“Come to me, all you who are weary and burdened, and I will give you rest. Take my yoke upon you and learn from me, for I am gentle and humble in heart, and you will find rest for your souls. For my yoke is easy, and my burden is light.” – Matthew 11:28-30

“‘ Love the Lord your God with all your heart and with all your soul and with all your mind.’ This is the first and greatest commandment. And the second is like it: ‘Love your neighbor as yourself.’ All the Law and the Prophets hang on these two commandments.” – Matthew 22:37-40/Mark 12:30-31

“‘Which of these do you think was the neighbor to the man who fell into the hands of robbers?’ The expert in the law replied, ‘The one who had mercy on him.’ Jesus told him, ‘Go and do likewise.’” – Luke 10:36-37

“Woe to you, Pharisees, because you [tithe] but you neglect justice and the love of God. … And you experts of the law, woe to you, because you load people down with burdens they can hardly carry, and you yourselves will not lift one finger to help them.” – Luke 11:42, 46

“This is my command: Love each other.” – John 15:17

“You therefore have no excuse, you who pass judgment on someone else, for at whatever point you judge the other, you are condemning yourself because you who pass judgment do the same things.” – Romans 2:1

“For I am convinced that neither death nor life, nor angels nor demons, neither the present nor the future, nor any powers, neither height nor depth, nor anything else in all creation, will be able to separate us from the love of God.” – Romans 8:37-39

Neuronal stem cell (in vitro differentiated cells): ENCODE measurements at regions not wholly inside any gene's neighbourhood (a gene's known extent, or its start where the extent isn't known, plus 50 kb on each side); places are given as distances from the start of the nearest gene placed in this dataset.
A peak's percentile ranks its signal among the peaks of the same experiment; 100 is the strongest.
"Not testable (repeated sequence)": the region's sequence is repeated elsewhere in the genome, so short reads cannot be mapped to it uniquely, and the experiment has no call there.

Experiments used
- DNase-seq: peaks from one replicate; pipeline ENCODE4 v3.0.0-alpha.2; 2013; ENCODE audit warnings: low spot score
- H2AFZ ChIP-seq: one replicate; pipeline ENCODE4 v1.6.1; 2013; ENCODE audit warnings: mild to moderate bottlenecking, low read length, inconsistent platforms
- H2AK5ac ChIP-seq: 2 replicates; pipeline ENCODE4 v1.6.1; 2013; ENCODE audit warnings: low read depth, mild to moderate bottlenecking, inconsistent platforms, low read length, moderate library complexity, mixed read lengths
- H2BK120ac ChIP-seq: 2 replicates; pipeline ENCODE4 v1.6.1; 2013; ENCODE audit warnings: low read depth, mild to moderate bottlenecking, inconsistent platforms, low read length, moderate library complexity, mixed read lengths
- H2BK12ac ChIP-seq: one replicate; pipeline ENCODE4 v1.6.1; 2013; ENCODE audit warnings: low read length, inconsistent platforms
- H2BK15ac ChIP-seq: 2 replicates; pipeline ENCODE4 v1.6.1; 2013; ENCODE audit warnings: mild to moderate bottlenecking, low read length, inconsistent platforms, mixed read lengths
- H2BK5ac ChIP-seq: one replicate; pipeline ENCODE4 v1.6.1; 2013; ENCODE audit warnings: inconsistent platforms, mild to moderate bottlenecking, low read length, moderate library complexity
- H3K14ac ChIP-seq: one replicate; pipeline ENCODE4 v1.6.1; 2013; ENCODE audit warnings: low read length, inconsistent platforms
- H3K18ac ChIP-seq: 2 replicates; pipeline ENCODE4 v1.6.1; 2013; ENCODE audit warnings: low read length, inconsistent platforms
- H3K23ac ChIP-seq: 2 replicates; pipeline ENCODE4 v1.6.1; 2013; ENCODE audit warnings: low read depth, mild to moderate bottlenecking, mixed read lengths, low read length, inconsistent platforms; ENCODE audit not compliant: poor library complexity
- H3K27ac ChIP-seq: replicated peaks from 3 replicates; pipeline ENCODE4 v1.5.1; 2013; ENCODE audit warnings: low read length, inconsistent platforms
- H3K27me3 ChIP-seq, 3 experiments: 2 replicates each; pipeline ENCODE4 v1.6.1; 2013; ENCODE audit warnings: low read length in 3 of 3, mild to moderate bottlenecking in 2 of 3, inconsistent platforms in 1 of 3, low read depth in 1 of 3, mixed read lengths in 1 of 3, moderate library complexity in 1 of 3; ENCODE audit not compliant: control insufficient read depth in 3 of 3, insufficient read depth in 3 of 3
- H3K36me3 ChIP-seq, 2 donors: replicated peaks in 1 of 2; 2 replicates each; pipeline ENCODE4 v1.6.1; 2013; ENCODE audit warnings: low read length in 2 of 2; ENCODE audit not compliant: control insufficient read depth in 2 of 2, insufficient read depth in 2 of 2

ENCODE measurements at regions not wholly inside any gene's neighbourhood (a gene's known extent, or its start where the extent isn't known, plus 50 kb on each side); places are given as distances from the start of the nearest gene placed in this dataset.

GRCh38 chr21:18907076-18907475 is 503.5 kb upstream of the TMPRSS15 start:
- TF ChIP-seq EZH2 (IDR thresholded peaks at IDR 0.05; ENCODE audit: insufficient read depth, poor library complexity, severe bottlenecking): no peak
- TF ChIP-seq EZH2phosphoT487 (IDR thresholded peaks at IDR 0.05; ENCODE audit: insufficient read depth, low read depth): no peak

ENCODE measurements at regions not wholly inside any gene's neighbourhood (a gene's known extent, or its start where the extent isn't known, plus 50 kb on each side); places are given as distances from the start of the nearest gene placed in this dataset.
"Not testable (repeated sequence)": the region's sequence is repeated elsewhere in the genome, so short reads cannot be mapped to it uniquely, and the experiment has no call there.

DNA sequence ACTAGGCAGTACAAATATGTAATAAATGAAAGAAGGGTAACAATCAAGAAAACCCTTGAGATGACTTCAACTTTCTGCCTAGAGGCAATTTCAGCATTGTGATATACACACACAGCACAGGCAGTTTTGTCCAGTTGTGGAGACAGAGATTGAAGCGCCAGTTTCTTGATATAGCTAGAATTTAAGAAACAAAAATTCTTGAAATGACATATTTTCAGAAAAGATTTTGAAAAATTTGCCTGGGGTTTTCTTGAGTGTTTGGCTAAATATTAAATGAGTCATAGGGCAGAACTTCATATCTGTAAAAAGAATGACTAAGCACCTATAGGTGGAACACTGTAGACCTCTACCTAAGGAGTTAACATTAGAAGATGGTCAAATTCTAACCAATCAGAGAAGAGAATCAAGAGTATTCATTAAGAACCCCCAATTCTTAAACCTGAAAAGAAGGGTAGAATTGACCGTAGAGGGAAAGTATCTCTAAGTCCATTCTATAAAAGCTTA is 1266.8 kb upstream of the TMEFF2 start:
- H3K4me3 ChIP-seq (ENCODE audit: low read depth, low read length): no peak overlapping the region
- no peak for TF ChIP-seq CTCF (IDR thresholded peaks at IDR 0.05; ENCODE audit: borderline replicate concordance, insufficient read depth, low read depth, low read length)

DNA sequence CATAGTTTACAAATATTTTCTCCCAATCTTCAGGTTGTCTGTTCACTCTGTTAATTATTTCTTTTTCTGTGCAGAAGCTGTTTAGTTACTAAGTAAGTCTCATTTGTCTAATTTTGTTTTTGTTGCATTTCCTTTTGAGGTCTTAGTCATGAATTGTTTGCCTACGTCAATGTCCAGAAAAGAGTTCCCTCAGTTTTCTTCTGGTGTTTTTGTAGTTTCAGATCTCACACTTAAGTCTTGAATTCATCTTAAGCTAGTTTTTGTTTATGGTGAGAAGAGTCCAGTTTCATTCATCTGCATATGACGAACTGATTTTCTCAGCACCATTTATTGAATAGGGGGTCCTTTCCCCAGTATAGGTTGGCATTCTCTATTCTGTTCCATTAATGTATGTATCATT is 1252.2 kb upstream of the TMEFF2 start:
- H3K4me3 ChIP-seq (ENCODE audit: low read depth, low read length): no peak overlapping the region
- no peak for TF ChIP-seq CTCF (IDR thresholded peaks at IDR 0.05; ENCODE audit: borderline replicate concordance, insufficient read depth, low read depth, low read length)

“Each of us will give an account of themselves to God. Therefore let us stop passing judgment on one another.” – Romans 14:12-13

“Now to the unmarried I say: … If they cannot control themselves, they should marry, for it is better to marry than to burn with passion.” – 1 Corinthians 7:8-9

“Knowledge puffs up, but love builds up. The person who thinks they know something does not yet know as they ought to know. But the person who loves God is known by God.” – 1 Corinthians 8:1-3

If I give all I possess to the poor and surrender my body to the flames but have not love, I am nothing. … And now these three remain: faith, hope and love. But the greatest of these is love.” – 1 Corinthians 13:3, 13

“There is neither Jew nor Greek, slave nor free, male and female, for you are all one in Christ Jesus.” – Galatians 3:28